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STREET v. COMMONWEALTH


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STREET

v.

COMMONWEALTH


COURT OF APPEALS OF VIRGINIA


Present: Judges Benton, Bumgardner and Agee
Argued at Alexandria, Virginia
Record No. 1532-01-4
RUSSELL STREET


v.


COMMONWEALTH OF VIRGINIA
MEMORANDUM OPINION*[1] BY JUDGE RUDOLPH BUMGARDNER, III
JUNE 18, 2002


FROM THE CIRCUIT COURT OF ARLINGTON COUNTY

Benjamin N. A. Kendrick, Judge

Robert W. Gookin for appellant.

Jennifer R. Franklin, Assistant Attorney General (Jerry W. Kilgore, Attorney General, on brief), for appellee.

A jury convicted Russell Street of felonious unauthorized use of a motor vehicle and robbery. On appeal, he contends the evidence is insufficient to prove the value of the vehicle taken exceeded $200. Concluding the evidence was not sufficient, we reverse.

We review the evidence in the light most favorable to the Commonwealth granting it all reasonable inferences arising from it. Martin v. Commonwealth, 4 Va. App. 438, 443, 358 S.E.2d 415, 418 (1987). The defendant obtained the victim’s car after contracting to clean it. When he did not return the car as agreed, the victim reported it stolen. Later, a Maryland deputy sheriff stopped the defendant for driving the car erratically. Before the deputy completed his investigation, the defendant sped off. Maryland police chased the defendant, who covered 30 to 35 miles in twenty minutes while hitting speeds of more than 100 miles per hour. The chase ended when the defendant wrecked.

The car was a 1993 Toyota Tercel. In response to the question, “About how much was the car worth?” the victim replied, “I paid 3,000 for it.” The victim provided no further information about his opinion of the value of the car or even indicated how long he had owned the car. The Commonwealth introduced a photograph of the car taken at the scene but presented no other evidence of the value of the car.

“[T]he burden is upon the Commonwealth to prove beyond a reasonable doubt that the value of the goods stolen equals at least the amount fixed by statute in definition of the offense.” Dunn v. Commonwealth, 222 Va. 704, 705, 284 S.E.2d 792, 792 (1981) (citation omitted).

While it is true that the burden is on the plaintiff to prove the extent of damages with reasonable certainty, she is not required to prove with mathematical precision the exact amount of loss when the existence of damage is established and the facts and circumstances proven are such as to permit an intelligent and probable estimate of the amount of damages or loss sustained.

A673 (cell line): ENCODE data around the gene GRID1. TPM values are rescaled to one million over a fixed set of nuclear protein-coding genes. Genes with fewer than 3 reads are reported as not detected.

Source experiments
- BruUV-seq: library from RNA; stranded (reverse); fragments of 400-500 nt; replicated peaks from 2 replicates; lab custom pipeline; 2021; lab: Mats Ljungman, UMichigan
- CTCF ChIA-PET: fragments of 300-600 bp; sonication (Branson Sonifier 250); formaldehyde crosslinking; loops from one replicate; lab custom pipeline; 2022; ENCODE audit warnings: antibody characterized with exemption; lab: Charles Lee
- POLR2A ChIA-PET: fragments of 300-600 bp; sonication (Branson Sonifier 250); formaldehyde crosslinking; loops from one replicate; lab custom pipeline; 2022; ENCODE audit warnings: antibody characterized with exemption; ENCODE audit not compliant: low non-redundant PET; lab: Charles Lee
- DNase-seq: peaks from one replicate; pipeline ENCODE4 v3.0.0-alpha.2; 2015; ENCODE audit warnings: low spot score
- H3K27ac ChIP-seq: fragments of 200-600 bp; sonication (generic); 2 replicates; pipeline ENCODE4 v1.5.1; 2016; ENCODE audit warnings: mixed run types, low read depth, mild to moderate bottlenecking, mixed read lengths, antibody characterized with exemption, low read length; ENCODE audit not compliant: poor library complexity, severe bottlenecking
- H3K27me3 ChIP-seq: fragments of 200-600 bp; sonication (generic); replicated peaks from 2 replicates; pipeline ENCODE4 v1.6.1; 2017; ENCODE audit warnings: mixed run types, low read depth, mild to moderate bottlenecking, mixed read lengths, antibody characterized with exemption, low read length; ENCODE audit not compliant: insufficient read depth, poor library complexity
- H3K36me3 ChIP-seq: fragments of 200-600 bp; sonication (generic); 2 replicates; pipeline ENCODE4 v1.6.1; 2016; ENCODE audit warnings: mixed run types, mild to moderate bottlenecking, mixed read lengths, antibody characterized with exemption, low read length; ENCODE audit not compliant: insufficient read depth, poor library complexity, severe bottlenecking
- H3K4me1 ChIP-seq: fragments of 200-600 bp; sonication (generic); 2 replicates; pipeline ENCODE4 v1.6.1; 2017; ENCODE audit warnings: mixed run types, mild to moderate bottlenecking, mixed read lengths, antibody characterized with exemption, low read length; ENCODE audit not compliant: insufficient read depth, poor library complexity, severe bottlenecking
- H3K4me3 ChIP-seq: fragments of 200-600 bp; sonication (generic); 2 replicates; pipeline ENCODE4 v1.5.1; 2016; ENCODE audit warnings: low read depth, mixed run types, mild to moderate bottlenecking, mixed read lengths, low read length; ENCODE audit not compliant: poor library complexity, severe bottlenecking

Gertler v. Bowling, 202 Va. 213, 215, 116 S.E.2d 268, 270 (1960) (citations omitted).

The purchase price of an item is admissible and is competent evidence of its current value, Robinson v. Commonwealth, 258 Va. 3, 5-6, 516 S.E.2d 475, 476 (1999), and the owner’s opinion of value is admissible, Walls v. Commonwealth, 248 Va. 480, 482, 450 S.E.2d 363, 364 (1994). “While the original purchase price of an item may be admitted as evidence of its current value, there must also be ‘due allowance for elements of depreciation.’” Dunn, 222 Va. at 705, 284 S.E.2d at 792 (quoting Gertler, 202 Va. at 215, 116 S.E.2d at 270).

The evidence produced did not provide the jury sufficient information with which to make a finding of value beyond a reasonable doubt. While the victim purchased the car for $3,000, the jury had no evidence of how long he owned the car or how it may have depreciated during his ownership. The car could have been six years old at the time of the offense, but the jury did not know its cost when new or its condition when the victim bought it. The jury saw a photograph of the car and heard the evidence the car reached speeds exceeding 100 miles per hour and averaged ninety miles an hour for a twenty-minute period. However, the evidence provided was not sufficient to permit a determination of value without speculating based on whatever personal experience the individual jurors may have had in determining the market value of automobiles.

We conclude that the evidence was not sufficient to permit a person of ordinary knowledge and experience to conclude the car was worth more than $200 when the defendant took it. Accordingly, we reverse the conviction of felonious unauthorized use and dismiss the indictment because the Commonwealth elected not to have the jury instructed on any lesser-included offense.

Reversed and dismissed.


FOOTNOTES:

[1]* Pursuant to Code ??17.1-413, this opinion is not designated for publication.

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